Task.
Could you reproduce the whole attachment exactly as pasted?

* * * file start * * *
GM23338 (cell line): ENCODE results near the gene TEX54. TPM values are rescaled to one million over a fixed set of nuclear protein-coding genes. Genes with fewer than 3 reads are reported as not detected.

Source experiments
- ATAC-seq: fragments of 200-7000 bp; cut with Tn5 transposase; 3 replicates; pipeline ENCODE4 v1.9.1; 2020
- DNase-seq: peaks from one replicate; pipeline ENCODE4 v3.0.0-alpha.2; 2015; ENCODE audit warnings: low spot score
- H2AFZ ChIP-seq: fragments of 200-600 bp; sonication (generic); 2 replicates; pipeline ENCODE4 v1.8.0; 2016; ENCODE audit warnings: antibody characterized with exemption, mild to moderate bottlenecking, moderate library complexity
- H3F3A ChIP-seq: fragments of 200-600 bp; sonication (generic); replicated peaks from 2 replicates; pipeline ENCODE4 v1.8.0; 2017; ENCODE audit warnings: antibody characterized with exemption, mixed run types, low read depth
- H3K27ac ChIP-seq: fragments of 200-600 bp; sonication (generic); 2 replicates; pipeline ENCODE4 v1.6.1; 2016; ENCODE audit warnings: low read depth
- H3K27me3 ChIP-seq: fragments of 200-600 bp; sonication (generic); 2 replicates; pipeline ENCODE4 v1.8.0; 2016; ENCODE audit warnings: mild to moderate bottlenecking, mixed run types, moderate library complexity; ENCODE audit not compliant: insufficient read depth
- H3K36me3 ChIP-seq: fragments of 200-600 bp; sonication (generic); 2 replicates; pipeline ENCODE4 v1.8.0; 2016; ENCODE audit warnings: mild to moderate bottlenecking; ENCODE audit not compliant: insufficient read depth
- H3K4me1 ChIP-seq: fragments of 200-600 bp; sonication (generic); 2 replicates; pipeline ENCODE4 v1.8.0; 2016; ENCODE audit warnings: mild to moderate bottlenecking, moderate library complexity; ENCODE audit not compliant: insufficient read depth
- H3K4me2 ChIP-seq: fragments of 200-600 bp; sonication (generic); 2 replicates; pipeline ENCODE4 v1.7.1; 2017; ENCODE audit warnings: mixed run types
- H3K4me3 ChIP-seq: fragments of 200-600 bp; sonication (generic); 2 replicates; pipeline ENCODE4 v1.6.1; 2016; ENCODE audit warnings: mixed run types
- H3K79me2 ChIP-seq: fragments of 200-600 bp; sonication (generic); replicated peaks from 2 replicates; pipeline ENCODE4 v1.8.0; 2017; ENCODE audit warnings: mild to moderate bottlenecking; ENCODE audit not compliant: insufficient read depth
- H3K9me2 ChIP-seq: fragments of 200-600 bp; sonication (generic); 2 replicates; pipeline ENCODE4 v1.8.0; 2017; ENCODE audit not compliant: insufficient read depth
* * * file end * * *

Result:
GM23338 (cell line): ENCODE results near the gene TEX54. TPM values are rescaled to one million over a fixed set of nuclear protein-coding genes. Genes with fewer than 3 reads are reported as not detected.

Source experiments
- ATAC-seq: fragments of 200-7000 bp; cut with Tn5 transposase; 3 replicates; pipeline ENCODE4 v1.9.1; 2020
- DNase-seq: peaks from one replicate; pipeline ENCODE4 v3.0.0-alpha.2; 2015; ENCODE audit warnings: low spot score
- H2AFZ ChIP-seq: fragments of 200-600 bp; sonication (generic); 2 replicates; pipeline ENCODE4 v1.8.0; 2016; ENCODE audit warnings: antibody characterized with exemption, mild to moderate bottlenecking, moderate library complexity
- H3F3A ChIP-seq: fragments of 200-600 bp; sonication (generic); replicated peaks from 2 replicates; pipeline ENCODE4 v1.8.0; 2017; ENCODE audit warnings: antibody characterized with exemption, mixed run types, low read depth
- H3K27ac ChIP-seq: fragments of 200-600 bp; sonication (generic); 2 replicates; pipeline ENCODE4 v1.6.1; 2016; ENCODE audit warnings: low read depth
- H3K27me3 ChIP-seq: fragments of 200-600 bp; sonication (generic); 2 replicates; pipeline ENCODE4 v1.8.0; 2016; ENCODE audit warnings: mild to moderate bottlenecking, mixed run types, moderate library complexity; ENCODE audit not compliant: insufficient read depth
- H3K36me3 ChIP-seq: fragments of 200-600 bp; sonication (generic); 2 replicates; pipeline ENCODE4 v1.8.0; 2016; ENCODE audit warnings: mild to moderate bottlenecking; ENCODE audit not compliant: insufficient read depth
- H3K4me1 ChIP-seq: fragments of 200-600 bp; sonication (generic); 2 replicates; pipeline ENCODE4 v1.8.0; 2016; ENCODE audit warnings: mild to moderate bottlenecking, moderate library complexity; ENCODE audit not compliant: insufficient read depth
- H3K4me2 ChIP-seq: fragments of 200-600 bp; sonication (generic); 2 replicates; pipeline ENCODE4 v1.7.1; 2017; ENCODE audit warnings: mixed run types
- H3K4me3 ChIP-seq: fragments of 200-600 bp; sonication (generic); 2 replicates; pipeline ENCODE4 v1.6.1; 2016; ENCODE audit warnings: mixed run types
- H3K79me2 ChIP-seq: fragments of 200-600 bp; sonication (generic); replicated peaks from 2 replicates; pipeline ENCODE4 v1.8.0; 2017; ENCODE audit warnings: mild to moderate bottlenecking; ENCODE audit not compliant: insufficient read depth
- H3K9me2 ChIP-seq: fragments of 200-600 bp; sonication (generic); 2 replicates; pipeline ENCODE4 v1.8.0; 2017; ENCODE audit not compliant: insufficient read depth